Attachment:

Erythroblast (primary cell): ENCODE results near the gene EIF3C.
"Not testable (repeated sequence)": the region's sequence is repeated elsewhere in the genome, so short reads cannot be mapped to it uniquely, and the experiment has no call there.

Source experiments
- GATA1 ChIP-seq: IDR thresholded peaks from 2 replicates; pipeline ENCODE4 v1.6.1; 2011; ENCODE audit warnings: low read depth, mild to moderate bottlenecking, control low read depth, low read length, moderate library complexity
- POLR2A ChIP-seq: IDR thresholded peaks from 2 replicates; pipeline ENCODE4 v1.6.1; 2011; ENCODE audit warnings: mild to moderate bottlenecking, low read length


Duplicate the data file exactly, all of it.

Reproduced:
Erythroblast (primary cell): ENCODE results near the gene EIF3C.
"Not testable (repeated sequence)": the region's sequence is repeated elsewhere in the genome, so short reads cannot be mapped to it uniquely, and the experiment has no call there.

Source experiments
- GATA1 ChIP-seq: IDR thresholded peaks from 2 replicates; pipeline ENCODE4 v1.6.1; 2011; ENCODE audit warnings: low read depth, mild to moderate bottlenecking, control low read depth, low read length, moderate library complexity
- POLR2A ChIP-seq: IDR thresholded peaks from 2 replicates; pipeline ENCODE4 v1.6.1; 2011; ENCODE audit warnings: mild to moderate bottlenecking, low read length